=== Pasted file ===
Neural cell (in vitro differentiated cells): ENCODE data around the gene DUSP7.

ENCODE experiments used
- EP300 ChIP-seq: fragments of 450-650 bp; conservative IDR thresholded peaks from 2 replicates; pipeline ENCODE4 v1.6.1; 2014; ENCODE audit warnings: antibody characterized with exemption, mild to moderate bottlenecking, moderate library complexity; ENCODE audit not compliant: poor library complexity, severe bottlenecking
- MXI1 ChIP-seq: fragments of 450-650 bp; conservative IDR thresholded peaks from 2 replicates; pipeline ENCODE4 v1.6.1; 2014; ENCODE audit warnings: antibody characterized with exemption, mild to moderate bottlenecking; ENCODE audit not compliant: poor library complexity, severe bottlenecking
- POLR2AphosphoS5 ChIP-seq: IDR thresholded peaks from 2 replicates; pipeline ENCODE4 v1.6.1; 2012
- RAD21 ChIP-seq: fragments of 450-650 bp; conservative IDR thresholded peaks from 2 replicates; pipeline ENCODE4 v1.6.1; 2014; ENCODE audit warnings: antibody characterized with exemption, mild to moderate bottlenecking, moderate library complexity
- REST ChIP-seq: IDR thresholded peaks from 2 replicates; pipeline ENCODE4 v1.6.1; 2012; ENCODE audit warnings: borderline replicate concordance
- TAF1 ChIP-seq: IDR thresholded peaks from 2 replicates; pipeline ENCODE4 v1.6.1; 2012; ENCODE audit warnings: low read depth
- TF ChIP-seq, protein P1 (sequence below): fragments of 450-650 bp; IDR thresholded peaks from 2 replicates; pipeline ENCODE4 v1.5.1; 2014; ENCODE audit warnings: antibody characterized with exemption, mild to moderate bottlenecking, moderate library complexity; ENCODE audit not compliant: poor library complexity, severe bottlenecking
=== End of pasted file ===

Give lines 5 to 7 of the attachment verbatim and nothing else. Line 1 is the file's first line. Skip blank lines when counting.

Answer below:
- POLR2AphosphoS5 ChIP-seq: IDR thresholded peaks from 2 replicates; pipeline ENCODE4 v1.6.1; 2012
- RAD21 ChIP-seq: fragments of 450-650 bp; conservative IDR thresholded peaks from 2 replicates; pipeline ENCODE4 v1.6.1; 2014; ENCODE audit warnings: antibody characterized with exemption, mild to moderate bottlenecking, moderate library complexity
- REST ChIP-seq: IDR thresholded peaks from 2 replicates; pipeline ENCODE4 v1.6.1; 2012; ENCODE audit warnings: borderline replicate concordance